Workplaces with more than 10 employees are required to set up an Internal Complaints Committee that specifically handles cases of sexual harassment. If you face sexual harassment at your workplace, you can submit a written complaint to the Committee.1
The composition of the Committee and the distribution of members is meant to ensure that the investigation is not biased. The members of the Committee2 must include:
- A presiding officer, who is a woman employed at a senior level. If the presiding officer acts in violation of her powers, she will be removed and a new nomination will take place.
- At least two employees, preferably those who are committed to the cause of women or who have had experience in social work or have legal knowledge.
- One member from a non-government organisation or association committed to the cause of women, or a person familiar with sexual harassment issues. This member will be paid.
At least half of the members of the Committee must be women.
If you feel that the existing Committee is biased, you can request the reconstitution of the Committee on the ground of bias. In this case, you need to establish that there is a real likelihood of bias. Mere apprehension would be insufficient for requesting the reconstitution of the Committee.3
During the investigation, the Committee has to follow certain regulations while making inquiries. If you have filed a complaint accusing another employee, both you and the accused have to be given an opportunity of being heard during the inquiry by the Committee. A copy of the Committee’s findings has to be made available to you and the person you have accused. This enables you to make a representation against the findings before the Committee.4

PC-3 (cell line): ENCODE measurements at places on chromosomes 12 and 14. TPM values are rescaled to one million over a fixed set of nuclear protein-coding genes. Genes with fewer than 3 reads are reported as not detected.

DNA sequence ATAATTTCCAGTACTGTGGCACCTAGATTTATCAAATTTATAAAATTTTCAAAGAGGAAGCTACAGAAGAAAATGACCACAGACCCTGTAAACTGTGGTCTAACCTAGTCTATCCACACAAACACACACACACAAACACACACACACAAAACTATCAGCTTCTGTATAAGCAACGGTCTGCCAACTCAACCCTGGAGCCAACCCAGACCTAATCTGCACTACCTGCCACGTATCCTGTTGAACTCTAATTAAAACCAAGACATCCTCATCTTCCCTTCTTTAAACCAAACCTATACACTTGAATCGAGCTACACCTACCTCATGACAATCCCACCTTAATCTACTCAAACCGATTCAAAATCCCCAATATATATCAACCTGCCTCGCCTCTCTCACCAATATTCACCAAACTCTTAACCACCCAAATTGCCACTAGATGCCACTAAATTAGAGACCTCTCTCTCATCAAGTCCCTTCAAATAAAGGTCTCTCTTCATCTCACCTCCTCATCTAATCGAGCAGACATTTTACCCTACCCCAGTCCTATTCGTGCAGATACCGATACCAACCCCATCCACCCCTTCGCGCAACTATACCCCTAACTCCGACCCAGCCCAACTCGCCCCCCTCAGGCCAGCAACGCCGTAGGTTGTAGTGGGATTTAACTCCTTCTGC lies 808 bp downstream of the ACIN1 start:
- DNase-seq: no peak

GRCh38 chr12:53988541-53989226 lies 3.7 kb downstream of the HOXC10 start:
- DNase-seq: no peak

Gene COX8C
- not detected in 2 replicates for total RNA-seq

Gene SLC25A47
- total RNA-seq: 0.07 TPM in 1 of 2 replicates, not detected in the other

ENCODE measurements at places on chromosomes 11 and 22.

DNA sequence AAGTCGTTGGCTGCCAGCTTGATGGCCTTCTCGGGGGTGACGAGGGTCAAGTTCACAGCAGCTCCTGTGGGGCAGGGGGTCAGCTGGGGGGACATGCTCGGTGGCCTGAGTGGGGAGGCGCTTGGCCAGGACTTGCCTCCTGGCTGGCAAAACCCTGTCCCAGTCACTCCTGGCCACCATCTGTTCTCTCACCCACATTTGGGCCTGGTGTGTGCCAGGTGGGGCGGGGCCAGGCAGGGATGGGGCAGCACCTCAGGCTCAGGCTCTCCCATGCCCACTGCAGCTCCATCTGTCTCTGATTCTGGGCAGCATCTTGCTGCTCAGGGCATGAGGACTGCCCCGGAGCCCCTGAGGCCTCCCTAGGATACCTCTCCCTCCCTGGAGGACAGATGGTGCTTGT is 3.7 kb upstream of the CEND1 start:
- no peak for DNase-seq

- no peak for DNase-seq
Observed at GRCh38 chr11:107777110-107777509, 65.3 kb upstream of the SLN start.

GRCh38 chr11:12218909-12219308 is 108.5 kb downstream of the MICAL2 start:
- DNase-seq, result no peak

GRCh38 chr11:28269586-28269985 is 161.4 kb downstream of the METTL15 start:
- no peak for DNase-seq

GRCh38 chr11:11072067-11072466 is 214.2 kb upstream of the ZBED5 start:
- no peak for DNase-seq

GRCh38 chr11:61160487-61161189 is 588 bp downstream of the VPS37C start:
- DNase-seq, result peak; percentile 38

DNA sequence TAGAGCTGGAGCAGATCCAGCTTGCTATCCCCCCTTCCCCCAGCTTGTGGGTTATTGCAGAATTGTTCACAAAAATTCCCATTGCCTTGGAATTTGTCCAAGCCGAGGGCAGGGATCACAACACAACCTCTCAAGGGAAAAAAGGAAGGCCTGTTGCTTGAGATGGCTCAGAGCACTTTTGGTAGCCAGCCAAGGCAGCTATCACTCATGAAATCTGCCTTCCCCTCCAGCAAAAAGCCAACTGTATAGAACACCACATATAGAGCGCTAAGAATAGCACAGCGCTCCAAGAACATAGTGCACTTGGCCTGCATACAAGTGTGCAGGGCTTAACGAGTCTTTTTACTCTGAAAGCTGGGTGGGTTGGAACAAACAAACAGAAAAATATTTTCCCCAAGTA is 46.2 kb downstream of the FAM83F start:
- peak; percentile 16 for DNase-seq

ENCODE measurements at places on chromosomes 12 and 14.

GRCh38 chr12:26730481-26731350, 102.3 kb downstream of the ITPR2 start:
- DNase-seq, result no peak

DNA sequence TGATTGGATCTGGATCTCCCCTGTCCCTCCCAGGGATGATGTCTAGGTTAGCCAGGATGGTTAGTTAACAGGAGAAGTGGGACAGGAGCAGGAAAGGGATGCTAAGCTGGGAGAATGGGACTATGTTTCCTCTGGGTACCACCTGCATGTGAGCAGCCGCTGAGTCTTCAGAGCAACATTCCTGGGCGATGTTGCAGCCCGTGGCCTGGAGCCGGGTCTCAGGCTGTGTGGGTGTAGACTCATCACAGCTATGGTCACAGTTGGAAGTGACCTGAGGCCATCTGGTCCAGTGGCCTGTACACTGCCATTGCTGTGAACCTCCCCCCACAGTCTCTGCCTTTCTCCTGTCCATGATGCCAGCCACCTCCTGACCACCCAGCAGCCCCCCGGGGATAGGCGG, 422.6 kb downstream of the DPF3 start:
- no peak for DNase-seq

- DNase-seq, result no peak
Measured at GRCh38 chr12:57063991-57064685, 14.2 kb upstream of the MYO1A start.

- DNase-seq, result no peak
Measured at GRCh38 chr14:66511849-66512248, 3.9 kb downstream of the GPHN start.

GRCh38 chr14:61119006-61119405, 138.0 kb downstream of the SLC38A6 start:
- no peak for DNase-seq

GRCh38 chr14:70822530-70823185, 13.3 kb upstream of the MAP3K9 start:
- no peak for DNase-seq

Within 10 days after completing the inquiry, the Committee has to provide a report of its findings to the employer, and the report will be made available to both the complainant and the accused. The Committee may decide that your sexual harassment allegation against the accused has not been proved.5 If you are not satisfied with this decision due to any reason including bias, you can appeal to the court.6
If you are being sexually harassed at work and you don’t want to approach the Committee fearing bias etc., you also have an option to directly file a criminal complaint with the police.
- Section 9, Sexual Harassment of Women at Workplace (Prevention, Prohibition and Redressal) Act, 2013
- Section 4(2), Sexual Harassment of Women at Workplace (Prevention, Prohibition and Redressal) Act, 2013
- Somaya Gupta v Jawaharlal Nehru University, https://indiankanoon.org/doc/36129445/
- Section 11, Sexual Harassment of Women at Workplace (Prevention, Prohibition and Redressal) Act, 2013
- Section 13, Sexual Harassment of Women at Workplace (Prevention, Prohibition and Redressal) Act, 2013
- Section 18, Sexual Harassment of Women at Workplace (Prevention, Prohibition and Redressal) Act, 2013
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